Cardiovascular imaging during pregnancy poses a unique challenge to clinicians in differentiating between physiological changes mimicking pathology and true pathologic conditions, as well as for radiologists in terms of image quality. This review article will focus on 3 goals: first, to familiarize radiologists with safety issues related to imaging pregnant women using computed tomography and magnetic resonance imaging; second, to review the current, evidence-based recommendations for radiology topics unique and common to pregnant and lactating patients; and third, to provide practical algorithms to minimize risk and increase safety for both the pregnant woman and the fetus.
*Department of Radiology, Beth Israel Deaconess Medical Center, Boston, MA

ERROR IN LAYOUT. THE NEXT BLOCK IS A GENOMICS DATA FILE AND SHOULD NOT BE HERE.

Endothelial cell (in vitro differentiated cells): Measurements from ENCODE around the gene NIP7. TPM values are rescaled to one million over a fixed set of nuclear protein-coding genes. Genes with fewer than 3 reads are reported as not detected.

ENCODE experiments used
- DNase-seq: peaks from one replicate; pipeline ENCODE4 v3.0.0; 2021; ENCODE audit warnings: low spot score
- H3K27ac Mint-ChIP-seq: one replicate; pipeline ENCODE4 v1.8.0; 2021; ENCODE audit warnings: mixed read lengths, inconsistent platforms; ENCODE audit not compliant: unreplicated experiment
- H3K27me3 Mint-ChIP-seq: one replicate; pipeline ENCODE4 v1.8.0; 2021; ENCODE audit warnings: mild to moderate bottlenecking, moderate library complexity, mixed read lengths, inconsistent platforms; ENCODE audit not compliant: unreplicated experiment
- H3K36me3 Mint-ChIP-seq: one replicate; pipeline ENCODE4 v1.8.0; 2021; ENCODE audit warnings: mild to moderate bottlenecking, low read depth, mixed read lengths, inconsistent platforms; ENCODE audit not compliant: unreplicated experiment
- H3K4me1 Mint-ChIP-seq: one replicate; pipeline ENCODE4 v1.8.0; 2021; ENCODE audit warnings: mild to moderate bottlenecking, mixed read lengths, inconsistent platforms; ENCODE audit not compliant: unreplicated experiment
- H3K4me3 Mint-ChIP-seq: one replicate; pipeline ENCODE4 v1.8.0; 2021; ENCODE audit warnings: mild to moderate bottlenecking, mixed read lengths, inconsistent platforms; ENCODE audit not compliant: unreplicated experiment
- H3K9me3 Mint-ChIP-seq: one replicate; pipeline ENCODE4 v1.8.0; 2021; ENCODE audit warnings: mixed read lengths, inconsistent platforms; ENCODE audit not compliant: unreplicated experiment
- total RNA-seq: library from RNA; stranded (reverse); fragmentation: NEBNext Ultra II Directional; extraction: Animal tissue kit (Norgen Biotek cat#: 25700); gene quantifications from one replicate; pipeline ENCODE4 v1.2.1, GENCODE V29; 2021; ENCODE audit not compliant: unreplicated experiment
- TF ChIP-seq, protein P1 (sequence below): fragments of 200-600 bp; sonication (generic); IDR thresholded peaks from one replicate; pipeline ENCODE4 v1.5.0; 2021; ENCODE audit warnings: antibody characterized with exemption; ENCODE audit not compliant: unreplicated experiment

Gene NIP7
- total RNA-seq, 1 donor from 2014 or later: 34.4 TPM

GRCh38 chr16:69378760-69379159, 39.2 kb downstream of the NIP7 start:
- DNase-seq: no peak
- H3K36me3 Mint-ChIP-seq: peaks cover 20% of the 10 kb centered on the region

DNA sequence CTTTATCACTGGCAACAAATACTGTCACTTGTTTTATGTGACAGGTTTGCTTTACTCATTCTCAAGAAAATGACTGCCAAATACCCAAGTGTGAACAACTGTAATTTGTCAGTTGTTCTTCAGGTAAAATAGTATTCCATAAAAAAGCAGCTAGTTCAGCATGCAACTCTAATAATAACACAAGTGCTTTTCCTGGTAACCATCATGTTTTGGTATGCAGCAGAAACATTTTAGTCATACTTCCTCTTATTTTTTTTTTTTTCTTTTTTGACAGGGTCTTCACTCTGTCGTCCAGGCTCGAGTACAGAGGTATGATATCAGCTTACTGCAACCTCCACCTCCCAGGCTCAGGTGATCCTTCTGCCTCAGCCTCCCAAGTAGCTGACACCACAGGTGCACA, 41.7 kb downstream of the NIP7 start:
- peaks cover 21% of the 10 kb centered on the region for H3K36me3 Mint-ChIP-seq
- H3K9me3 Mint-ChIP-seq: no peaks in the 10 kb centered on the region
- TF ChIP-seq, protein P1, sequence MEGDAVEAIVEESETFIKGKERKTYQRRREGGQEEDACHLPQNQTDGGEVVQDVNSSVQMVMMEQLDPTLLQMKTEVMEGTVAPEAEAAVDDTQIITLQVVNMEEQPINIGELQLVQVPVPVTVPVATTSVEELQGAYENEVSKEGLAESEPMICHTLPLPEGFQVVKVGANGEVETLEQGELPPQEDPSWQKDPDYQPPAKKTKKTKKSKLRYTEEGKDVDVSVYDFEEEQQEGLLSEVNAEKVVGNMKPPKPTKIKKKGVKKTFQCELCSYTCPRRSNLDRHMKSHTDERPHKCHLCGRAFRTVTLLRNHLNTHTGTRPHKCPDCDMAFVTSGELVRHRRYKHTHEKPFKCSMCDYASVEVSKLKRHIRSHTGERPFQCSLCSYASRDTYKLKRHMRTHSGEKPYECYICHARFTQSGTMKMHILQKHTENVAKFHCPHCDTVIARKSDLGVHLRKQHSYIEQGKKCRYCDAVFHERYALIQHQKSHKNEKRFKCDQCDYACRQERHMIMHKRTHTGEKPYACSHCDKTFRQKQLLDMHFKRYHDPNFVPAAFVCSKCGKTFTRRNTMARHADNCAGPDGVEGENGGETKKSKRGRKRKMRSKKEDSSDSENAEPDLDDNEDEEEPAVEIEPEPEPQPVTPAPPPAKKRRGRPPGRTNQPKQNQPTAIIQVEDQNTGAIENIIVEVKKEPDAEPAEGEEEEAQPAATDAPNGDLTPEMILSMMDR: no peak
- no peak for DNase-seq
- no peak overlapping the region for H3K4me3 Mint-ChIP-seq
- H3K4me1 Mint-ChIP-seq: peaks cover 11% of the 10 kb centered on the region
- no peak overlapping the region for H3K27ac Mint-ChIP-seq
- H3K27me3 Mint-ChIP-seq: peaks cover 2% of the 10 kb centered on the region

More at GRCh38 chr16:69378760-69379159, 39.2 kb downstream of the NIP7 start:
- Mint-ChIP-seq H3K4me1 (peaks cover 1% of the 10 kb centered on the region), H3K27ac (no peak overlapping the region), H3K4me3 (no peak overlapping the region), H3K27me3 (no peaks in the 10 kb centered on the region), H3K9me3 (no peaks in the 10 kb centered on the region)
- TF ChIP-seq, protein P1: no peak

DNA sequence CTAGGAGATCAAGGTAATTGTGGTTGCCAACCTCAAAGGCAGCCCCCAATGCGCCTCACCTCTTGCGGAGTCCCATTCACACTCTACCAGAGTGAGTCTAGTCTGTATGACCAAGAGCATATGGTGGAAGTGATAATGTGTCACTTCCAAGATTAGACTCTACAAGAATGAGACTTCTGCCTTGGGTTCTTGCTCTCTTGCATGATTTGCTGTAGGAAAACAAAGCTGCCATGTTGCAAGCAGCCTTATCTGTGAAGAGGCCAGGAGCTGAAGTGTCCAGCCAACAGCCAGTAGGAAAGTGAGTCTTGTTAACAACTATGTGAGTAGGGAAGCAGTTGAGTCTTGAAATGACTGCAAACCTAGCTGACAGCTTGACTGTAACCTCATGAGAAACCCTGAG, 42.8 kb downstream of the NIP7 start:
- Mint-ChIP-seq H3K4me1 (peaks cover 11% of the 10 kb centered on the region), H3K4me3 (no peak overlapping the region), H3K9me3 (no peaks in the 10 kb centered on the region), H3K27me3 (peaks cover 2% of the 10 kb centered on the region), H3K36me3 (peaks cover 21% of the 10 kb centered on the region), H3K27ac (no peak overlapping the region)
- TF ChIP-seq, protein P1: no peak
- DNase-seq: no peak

†Department of Radiology, Epicura Hospital, Baudour, Belgium
Diana E. Litmanovich is currently receiving grants from Radiological Society of North America and Society of Thoracic Radiology. Alexander A. Bankier is currently receiving a consult fee from Spiration/Olympus and has received royalties from Harvard Medical School-American Thoracic Society, Elsevier, and Amirsys. The remaining authors declare no conflicts of interest.
Reprints: Diana E. Litmanovich, MD, Department of Radiology, Beth Israel Deaconess Medical Center, 330 Brookline Ave-Shapiro 4, Boston, MA 02215 (e-mail: firstname.lastname@example.org).